Some claim they’re easier to kick yet provide more power. They’re easier to kick because they move virtually no water, and have almost zero force. Horrific for any sort of maneuvering or thrust.

Another popular argument is that a diver doesn’t plan on going fast, so they decide to use split fins. If you don’t need to go fast with blade fins, there is a very simple solution. Kick slower.

There is absolutely zero reasons to sacrifice everything that a fin is supposed to do in favor of a gimmicky design that doesn’t help.


Fins with hinges are in a similar boat. These would be fins such as Scubapro Seawing Novas, or Aqualung Slingshots.

OtterAquatics tested both.

Hinges are prone to failure (We’ve personally seen this happen more than once on both) and again provide little to no real benefit if you are kicking correctly.

We’ve seen the marketing that says they make your kicks more powerful or send you further but the energy comes from the exact same place either way.

Some marketing even says it makes it easier to kick while providing more force.

Again, it’s all BS.

Freediving Fins

Freediving fins are too long and are optimized for straight-line power.

While diving, you generally traverse in more than a straight line. Freediving fins are nearly impossible to frog kick or helicopter turn efficiently in. Not great underwater, and due to their length, they don’t pack well.

So What Fins Should You Choose?

Still not sure what one to go with, with all these great options? There are a few factors to consider when choosing the perfect computer for you, so let’s go through those, and then I will just give my recommendations and all-time favorites, that you can’t go wrong with.


Obviously, you should think about your budget, check the prices in the links above, and that will be a big factor. But obviously, since there are a lot of options around the same prices, there will be more factors to think about.


If you are diving frequently, are a Divemaster or instructor, you are going to want a good pair of fins that will last, and that easily propel you and save energy. If you are diving a few times a year, you don’t need the most expensive and top-of-the-line.

Frequently Asked Questions

Fins are an extremely important when it comes to scuba diving. With all the extra equipment we carry there is an increase in weight and drag and therefore it would be almost be impossible to swim without fins. The fins increase the surface area around the foot which means we can push more water away from us propelling us forward. With fins we can cover large areas with minimal effort.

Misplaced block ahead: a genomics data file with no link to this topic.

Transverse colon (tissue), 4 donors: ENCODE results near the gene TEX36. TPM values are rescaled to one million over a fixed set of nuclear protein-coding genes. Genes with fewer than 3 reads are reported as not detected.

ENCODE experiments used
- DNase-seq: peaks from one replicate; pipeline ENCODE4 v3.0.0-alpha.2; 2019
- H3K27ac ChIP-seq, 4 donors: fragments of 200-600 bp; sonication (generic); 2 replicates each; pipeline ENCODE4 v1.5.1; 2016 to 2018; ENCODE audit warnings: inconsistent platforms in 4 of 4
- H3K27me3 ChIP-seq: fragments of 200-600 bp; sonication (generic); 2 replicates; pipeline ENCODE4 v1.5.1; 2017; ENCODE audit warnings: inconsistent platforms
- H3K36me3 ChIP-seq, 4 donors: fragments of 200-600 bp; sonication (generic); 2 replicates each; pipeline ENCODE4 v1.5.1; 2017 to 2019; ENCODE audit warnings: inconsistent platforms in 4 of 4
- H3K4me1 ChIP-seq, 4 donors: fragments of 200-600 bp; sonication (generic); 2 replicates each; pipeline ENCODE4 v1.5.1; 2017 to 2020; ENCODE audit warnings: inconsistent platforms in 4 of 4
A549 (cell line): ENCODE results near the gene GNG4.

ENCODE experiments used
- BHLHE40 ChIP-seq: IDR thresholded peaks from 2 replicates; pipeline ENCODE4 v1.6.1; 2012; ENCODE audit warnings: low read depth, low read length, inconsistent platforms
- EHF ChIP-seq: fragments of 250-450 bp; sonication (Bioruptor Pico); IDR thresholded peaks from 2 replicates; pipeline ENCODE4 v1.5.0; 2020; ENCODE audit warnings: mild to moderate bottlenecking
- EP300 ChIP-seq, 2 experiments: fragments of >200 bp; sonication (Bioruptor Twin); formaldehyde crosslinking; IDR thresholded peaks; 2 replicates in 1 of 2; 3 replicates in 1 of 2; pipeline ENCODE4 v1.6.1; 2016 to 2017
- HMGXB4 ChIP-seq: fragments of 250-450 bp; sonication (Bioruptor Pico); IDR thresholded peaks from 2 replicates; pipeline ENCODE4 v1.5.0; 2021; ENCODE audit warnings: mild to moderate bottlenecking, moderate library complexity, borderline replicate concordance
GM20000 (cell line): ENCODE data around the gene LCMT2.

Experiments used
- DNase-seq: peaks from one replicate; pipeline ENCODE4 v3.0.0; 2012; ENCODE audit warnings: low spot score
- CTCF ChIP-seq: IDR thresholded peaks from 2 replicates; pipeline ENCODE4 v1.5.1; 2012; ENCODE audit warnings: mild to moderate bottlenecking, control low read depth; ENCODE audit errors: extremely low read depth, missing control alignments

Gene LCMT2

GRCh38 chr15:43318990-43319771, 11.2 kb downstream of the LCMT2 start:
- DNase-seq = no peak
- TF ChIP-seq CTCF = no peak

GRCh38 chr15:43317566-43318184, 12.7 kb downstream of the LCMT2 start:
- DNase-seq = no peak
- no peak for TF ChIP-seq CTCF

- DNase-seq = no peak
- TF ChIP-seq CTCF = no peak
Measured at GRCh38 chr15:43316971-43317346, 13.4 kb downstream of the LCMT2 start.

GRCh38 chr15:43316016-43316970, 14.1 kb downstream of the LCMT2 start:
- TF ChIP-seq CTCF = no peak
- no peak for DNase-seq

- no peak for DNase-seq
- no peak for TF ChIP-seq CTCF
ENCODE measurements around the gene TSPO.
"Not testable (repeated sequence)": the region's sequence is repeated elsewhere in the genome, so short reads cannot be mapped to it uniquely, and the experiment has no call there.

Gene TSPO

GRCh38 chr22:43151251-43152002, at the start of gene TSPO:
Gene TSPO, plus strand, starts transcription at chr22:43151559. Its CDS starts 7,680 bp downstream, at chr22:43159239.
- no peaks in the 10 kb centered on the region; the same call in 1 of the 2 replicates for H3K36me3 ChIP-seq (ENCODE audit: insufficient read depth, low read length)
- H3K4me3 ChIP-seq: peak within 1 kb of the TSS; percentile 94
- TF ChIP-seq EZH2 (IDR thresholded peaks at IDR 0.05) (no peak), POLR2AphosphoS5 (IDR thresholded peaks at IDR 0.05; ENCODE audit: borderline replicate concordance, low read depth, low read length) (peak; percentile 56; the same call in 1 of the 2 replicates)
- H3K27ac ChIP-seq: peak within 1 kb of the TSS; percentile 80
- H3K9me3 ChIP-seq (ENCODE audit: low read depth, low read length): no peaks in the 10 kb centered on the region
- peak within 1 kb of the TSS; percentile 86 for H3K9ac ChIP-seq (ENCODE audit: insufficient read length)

When it comes to free diving. The idea is to go underwater in the most efficient way possible, saving energy and of course oxygen. Freediving fins are designed with a much larger surface area and when used correctly means that we can create maximum propulsion whist using minimal energy. This will ensure that we can dive deeper and stay underwater for longer periods of time.

To be honest this is a tricky question to answer. It really depends on your preference, budget and of course comfort.

If you are a complete beginner then it’s probably best to start with a more traditional model. Something like the standard paddle fin or a fin with channels like the Mares Avanti Quattro.

In the end the best way to find out is by trying them out. If they feel good and suit your budget then they are probably the fins for you.

If you have a strong kick then you will find the stiffer blades provide an effective thrust that will propel you quickly through the water.  However if you do not have such a strong kick then the stiffer fins can be very tiring.  You will find a softer, more flexible fin much easier to use and more effective.

This again is all about personal preference but there are a few things you might want to consider before you choose a color. 

Most Tech divers will choose black fins but as a recreational diver you may want to think about a brighter color. That way other divers will be able to spot you with ease. Also a bright color will be easier to spot if you drop a fin accidentally.

You may also want to consider a less common color so that you are more recognisable to your buddy and dive guide underwater. 

Freedivers also have a choice when it comes to color and design but spearfishes will often go for a camouflage fin to blend in with the surrounding area making the hunt a little easier.

Due to the differences in needs, desire, body structure, and other obvious factors, the best fins for one person might not be the best for another. After reading this guide, we hope that you are able to make a more educated decision on the best fins for you.

For more information on closed foot fins, why not take a look at our reviews on the best snorkeling fins available.

Do you have a favorite pair of fins for scuba diving? Let us know in the comments!

Austin Tuwiner Administrator
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    My name’s Austin, and I created OtterAquatics to help readers become better divers, help them buy their first gear, and plan their next dive vacation!